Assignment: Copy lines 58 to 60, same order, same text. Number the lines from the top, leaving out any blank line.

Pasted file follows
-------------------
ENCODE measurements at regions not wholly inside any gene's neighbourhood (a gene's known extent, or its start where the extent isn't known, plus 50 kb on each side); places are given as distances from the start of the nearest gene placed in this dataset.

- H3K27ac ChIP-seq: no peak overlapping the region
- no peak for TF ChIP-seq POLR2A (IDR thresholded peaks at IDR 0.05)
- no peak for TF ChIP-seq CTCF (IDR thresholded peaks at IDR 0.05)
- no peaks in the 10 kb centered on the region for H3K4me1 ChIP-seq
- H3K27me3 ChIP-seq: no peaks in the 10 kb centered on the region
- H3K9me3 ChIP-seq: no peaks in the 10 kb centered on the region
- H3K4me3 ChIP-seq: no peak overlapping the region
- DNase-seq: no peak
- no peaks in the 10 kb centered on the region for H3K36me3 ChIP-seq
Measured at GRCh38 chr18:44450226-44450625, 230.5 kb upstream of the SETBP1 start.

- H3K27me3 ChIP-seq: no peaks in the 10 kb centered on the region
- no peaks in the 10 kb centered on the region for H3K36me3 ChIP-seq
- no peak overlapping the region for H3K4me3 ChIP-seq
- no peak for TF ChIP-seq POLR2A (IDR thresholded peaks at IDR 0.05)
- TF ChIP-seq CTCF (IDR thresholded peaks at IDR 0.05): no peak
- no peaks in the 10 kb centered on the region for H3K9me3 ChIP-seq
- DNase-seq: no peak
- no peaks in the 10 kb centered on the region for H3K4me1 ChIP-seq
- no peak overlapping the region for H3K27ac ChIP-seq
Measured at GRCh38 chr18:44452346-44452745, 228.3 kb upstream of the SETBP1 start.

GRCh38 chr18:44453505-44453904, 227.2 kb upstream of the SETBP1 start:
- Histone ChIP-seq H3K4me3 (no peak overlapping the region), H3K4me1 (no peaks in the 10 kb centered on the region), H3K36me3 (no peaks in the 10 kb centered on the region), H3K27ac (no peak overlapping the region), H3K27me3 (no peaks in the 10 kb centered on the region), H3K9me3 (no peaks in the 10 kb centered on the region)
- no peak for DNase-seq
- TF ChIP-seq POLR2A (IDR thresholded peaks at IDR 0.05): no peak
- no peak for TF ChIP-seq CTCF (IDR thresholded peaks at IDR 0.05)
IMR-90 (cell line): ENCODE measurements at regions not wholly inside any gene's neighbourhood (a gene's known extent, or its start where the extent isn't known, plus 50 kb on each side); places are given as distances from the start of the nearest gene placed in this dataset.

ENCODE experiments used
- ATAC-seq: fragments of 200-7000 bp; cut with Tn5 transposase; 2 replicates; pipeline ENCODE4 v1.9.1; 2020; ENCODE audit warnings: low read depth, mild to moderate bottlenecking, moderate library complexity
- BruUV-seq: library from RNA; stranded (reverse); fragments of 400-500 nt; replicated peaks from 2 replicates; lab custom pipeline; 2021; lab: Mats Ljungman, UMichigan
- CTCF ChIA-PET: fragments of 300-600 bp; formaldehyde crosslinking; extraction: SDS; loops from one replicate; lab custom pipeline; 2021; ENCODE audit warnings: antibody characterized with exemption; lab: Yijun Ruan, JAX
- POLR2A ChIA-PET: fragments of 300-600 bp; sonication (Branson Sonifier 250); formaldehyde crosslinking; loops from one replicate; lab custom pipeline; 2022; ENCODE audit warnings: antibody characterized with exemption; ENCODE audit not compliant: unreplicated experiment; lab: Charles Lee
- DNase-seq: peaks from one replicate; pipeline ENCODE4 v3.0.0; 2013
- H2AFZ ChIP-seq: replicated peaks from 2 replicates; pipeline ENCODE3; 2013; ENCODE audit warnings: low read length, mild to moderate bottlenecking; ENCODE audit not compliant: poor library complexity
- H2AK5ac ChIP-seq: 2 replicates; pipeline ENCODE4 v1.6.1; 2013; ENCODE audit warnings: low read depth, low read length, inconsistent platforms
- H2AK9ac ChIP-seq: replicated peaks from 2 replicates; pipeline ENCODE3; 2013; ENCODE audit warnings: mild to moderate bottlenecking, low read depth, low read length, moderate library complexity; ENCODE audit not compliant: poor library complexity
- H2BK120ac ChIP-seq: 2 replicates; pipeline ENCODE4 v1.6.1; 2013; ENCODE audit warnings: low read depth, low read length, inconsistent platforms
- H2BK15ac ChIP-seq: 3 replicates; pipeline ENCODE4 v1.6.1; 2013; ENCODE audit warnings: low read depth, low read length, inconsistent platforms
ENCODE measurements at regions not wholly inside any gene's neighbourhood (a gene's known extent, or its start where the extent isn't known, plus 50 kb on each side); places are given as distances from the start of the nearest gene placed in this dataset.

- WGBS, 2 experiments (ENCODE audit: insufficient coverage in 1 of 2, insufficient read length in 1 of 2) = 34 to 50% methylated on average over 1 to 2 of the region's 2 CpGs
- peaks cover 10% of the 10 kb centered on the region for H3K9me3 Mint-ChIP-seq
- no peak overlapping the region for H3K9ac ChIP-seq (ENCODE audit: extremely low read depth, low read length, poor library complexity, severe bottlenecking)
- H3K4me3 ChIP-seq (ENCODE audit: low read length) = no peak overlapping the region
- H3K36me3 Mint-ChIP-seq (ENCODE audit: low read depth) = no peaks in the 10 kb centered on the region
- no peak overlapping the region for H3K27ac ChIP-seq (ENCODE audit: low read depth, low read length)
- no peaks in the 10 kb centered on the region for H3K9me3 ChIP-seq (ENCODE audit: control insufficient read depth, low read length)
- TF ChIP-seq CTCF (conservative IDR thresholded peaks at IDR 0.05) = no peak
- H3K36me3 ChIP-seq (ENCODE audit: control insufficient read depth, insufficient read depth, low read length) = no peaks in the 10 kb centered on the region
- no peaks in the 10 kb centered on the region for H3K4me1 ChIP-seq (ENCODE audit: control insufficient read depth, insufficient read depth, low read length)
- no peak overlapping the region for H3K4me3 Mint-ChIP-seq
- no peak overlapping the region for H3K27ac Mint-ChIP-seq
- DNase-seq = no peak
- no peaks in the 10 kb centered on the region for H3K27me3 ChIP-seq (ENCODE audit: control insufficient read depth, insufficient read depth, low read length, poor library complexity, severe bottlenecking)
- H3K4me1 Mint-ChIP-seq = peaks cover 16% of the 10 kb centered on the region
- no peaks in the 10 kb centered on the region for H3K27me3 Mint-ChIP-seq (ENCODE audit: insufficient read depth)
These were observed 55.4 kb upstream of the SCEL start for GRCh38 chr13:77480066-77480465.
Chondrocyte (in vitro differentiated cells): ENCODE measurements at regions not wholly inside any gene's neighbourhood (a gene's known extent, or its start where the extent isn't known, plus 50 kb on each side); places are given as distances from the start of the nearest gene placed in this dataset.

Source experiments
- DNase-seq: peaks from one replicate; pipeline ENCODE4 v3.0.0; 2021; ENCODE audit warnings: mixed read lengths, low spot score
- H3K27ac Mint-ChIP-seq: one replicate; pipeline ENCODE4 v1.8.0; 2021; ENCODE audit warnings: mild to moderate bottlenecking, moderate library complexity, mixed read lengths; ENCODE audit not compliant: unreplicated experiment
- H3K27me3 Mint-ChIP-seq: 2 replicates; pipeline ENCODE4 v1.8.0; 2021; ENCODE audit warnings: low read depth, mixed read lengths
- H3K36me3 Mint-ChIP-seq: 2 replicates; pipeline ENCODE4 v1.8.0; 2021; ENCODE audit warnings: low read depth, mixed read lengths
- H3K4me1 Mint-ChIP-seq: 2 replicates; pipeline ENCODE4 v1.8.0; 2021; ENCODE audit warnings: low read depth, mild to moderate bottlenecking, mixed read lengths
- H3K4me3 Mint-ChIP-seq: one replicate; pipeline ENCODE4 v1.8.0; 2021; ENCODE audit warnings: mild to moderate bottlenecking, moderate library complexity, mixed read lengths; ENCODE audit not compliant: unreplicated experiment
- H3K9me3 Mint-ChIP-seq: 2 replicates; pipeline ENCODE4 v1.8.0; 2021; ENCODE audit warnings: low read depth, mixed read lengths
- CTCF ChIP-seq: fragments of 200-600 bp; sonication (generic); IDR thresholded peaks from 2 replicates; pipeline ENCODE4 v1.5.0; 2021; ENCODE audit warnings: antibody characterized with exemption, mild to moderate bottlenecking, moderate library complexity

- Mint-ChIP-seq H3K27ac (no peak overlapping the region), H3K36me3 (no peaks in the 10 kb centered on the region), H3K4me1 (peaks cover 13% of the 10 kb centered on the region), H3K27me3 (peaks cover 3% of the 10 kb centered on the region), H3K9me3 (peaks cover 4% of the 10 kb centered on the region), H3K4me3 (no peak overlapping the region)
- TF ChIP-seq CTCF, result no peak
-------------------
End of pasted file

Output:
Source experiments
- DNase-seq: peaks from one replicate; pipeline ENCODE4 v3.0.0; 2021; ENCODE audit warnings: mixed read lengths, low spot score
- H3K27ac Mint-ChIP-seq: one replicate; pipeline ENCODE4 v1.8.0; 2021; ENCODE audit warnings: mild to moderate bottlenecking, moderate library complexity, mixed read lengths; ENCODE audit not compliant: unreplicated experiment